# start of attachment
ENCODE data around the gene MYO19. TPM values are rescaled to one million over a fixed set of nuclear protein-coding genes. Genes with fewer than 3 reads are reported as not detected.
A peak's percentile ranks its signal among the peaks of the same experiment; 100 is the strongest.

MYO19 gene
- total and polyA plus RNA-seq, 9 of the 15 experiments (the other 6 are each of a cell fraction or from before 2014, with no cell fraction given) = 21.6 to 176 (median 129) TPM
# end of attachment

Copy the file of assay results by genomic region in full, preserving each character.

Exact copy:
ENCODE data around the gene MYO19. TPM values are rescaled to one million over a fixed set of nuclear protein-coding genes. Genes with fewer than 3 reads are reported as not detected.
A peak's percentile ranks its signal among the peaks of the same experiment; 100 is the strongest.

MYO19 gene
- total and polyA plus RNA-seq, 9 of the 15 experiments (the other 6 are each of a cell fraction or from before 2014, with no cell fraction given) = 21.6 to 176 (median 129) TPM